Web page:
There are several critical points in a lawsuit, including a number of procedural steps. Before the jury deliberates on whether or not a defendant acted negligently, the judge will provide the jury with a set of jury instructions that the jury must follow when deliberating. Many parties appeal the outcome of a jury’s decision on the basis that the judge did not give the proper jury instruction. Knowing whether or not the judge is providing the proper instruction and advocating for the instructions that are the fairest and most equitable to your case is a critical step in your lawsuit. As seasoned Boston car accident attorneys, we have courtroom experience that we are ready to put to use on your behalf.
In a recent case, the appellate court considered a plaintiff’s challenge to the jury instructions that the judge provided. The woman was injured in a motor vehicle crash and filed a suit against the driver of the other vehicle alleging that the defendant acted negligently and caused her injuries. The defendant was working at the time of the crash when he allegedly rear-ended the plaintiff as she was attempting to turn right onto a busy street.
The judge declined to instruct the jury on violating a safety statute on the basis that the regulations the plaintiff cited in support of the proposed instruction referred to public highways and there was no evidence in the judge’s opinion that the accident involved a public highway. He also declined to instruct the jury on comparative negligence. The plaintiff appealed on the basis that omitting these instructions and failing to provide a more complete instruction regarding the issue of the defendant’s duty to the plaintiff was a reversible error.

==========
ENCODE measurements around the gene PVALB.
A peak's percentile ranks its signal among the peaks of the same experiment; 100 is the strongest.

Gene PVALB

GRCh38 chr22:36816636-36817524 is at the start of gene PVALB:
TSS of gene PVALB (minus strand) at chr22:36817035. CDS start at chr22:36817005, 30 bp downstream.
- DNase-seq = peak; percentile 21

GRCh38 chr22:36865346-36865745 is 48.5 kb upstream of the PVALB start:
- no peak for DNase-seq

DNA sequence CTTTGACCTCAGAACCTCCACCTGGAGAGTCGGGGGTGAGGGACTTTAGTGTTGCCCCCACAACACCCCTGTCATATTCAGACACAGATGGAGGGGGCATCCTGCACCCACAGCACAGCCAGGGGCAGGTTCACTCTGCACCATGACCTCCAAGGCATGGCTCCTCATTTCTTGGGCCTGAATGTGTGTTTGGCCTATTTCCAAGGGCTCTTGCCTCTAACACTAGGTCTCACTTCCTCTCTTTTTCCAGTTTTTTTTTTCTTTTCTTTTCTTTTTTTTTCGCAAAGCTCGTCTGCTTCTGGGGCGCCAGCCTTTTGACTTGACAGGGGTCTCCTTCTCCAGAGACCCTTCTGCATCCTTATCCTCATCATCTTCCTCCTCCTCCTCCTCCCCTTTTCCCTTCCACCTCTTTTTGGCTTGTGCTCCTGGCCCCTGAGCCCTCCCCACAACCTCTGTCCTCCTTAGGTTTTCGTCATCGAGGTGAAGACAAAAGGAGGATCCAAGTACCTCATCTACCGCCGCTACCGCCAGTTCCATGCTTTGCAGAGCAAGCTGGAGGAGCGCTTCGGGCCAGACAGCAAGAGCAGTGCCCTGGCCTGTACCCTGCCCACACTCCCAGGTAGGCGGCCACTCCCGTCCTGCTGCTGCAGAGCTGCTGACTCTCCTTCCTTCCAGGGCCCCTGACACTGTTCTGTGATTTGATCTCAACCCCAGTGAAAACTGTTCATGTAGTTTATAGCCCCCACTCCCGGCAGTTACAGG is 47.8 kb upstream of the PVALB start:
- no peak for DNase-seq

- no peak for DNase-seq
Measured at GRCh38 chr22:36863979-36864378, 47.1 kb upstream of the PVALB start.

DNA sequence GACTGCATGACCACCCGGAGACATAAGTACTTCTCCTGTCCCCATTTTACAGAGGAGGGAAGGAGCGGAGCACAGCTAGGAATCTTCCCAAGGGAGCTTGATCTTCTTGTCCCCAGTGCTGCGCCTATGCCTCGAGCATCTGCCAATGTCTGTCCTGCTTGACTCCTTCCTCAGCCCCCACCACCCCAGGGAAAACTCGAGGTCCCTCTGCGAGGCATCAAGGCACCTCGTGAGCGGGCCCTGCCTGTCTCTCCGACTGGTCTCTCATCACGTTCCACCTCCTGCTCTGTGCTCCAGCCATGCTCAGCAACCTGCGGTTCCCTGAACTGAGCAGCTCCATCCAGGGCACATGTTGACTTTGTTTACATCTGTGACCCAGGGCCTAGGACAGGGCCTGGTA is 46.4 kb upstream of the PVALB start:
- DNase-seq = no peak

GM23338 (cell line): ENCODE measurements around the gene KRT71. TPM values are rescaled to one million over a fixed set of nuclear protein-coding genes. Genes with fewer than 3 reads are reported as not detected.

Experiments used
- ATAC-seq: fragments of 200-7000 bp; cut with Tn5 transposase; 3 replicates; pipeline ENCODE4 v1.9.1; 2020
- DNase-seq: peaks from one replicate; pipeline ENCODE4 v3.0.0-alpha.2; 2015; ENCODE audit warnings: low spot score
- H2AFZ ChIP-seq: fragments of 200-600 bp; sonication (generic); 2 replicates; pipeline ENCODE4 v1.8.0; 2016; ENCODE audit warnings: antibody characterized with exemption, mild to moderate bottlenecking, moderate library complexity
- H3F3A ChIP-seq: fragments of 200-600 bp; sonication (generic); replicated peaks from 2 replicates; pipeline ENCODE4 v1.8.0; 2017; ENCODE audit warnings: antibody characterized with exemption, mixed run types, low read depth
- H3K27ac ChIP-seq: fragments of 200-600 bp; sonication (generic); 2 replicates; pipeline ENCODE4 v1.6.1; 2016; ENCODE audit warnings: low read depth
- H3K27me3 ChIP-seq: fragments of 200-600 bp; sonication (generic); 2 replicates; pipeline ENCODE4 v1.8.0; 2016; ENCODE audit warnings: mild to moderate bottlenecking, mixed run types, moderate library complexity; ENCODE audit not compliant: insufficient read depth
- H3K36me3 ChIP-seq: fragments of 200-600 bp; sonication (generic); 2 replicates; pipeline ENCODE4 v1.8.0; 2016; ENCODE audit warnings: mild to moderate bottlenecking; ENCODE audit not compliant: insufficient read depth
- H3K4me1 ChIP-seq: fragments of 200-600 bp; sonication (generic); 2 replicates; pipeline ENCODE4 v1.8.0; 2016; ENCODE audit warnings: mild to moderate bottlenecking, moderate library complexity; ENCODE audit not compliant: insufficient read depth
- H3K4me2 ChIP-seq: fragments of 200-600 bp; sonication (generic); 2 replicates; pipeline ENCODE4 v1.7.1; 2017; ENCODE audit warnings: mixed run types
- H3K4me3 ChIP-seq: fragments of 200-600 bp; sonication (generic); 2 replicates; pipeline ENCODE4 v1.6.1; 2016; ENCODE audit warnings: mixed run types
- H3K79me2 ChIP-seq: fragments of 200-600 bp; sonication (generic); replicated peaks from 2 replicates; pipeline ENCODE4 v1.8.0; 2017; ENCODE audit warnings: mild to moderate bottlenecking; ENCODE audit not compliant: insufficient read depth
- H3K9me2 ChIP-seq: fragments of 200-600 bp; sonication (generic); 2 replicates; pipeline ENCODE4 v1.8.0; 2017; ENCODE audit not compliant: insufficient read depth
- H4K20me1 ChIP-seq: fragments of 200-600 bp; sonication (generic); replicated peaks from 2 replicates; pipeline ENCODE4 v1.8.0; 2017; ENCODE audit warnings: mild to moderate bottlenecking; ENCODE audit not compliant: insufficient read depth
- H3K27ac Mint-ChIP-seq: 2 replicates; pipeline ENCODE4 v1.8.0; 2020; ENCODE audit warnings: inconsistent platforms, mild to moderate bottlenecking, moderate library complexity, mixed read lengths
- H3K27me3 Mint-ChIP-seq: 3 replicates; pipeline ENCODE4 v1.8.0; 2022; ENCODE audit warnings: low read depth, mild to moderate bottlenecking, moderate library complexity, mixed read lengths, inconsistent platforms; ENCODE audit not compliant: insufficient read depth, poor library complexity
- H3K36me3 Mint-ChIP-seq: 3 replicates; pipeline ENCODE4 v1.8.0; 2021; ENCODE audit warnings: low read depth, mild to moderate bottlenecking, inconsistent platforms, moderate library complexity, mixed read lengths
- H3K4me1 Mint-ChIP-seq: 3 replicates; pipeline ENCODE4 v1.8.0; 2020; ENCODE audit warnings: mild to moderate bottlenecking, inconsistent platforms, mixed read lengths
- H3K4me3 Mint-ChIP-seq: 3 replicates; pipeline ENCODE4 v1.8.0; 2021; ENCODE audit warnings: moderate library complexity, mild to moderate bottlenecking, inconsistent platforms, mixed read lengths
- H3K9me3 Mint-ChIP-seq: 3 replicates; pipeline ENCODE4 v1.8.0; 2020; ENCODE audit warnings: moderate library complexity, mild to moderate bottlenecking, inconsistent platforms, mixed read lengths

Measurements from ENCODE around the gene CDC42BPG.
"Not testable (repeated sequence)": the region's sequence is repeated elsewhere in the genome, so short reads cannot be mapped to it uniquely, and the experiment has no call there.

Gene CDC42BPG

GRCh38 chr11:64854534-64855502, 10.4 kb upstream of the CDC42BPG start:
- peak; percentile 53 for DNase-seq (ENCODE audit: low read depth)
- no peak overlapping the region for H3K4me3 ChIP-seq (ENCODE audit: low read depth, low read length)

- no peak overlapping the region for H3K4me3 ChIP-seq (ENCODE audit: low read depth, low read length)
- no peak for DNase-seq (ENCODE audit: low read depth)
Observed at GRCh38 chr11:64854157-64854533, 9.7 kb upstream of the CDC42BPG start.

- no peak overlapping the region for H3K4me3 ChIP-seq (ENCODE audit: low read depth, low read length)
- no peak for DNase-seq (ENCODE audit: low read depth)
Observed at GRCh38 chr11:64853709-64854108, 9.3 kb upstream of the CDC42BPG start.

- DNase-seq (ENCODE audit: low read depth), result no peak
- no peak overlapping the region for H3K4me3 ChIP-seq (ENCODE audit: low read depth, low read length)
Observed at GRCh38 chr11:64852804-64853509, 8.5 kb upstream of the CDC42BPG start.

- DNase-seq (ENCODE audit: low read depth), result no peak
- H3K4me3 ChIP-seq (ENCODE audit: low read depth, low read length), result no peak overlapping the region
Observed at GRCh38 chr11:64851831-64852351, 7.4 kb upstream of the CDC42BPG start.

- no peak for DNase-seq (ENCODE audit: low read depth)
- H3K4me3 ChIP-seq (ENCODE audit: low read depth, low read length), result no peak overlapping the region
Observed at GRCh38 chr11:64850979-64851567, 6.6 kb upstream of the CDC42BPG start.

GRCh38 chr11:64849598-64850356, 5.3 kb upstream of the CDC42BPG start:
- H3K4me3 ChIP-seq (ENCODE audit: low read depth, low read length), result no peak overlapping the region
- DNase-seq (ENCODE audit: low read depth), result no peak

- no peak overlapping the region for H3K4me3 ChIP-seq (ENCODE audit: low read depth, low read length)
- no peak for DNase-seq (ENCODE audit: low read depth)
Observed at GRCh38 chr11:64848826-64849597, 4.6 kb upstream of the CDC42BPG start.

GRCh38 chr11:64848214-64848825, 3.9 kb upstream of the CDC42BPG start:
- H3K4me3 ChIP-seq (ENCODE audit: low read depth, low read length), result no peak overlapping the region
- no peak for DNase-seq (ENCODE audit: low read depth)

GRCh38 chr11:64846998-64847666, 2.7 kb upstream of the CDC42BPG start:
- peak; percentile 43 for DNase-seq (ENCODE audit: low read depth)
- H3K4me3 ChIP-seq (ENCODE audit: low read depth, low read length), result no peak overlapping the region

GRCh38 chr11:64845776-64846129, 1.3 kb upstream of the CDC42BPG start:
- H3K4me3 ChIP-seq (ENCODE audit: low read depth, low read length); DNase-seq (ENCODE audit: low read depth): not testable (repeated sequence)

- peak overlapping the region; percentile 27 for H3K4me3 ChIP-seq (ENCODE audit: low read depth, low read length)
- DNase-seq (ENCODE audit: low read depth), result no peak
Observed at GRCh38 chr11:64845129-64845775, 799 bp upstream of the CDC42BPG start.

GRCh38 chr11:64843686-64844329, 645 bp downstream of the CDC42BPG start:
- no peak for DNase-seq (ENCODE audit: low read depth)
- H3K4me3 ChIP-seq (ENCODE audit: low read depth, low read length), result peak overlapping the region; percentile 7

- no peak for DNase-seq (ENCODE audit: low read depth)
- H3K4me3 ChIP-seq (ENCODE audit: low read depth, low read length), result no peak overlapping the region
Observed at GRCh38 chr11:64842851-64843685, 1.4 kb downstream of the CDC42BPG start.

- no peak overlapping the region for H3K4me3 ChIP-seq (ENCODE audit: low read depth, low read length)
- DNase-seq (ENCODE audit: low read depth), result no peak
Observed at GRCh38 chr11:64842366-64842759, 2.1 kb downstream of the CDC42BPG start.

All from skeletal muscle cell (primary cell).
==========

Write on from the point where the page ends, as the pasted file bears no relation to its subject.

The appellate court rejected this argument, citing case law that provides a trial judge with “wide discretion” in selecting jury instructions and the specific language used. The judge does not have to use the specific language that is included in the requested jury instruction. The only instance in which a judge can be reversed on the basis of a challenge to a jury instruction is where the judge does not address a critical issue in the lawsuit. The appellate court also agreed with the lower court’s refusal to instruct the jury about the safety statute, agreeing that the plaintiff failed to offer evidence connecting the accident to a public highway. Also, because the issue of comparative negligence had not been raised in the trial through testimony or other means, it was appropriate for the trial court to refuse to provide this instruction to the jury as well.
If you were hurt in a car accident and want to learn more about your potential right to compensation, our experienced and knowledgeable trial lawyers are standing by to answer your questions. We offer a free consultation to discuss your situation and the potential options that may be available to you. To schedule your appointment, please call us at 617-263-0060 or contact us online.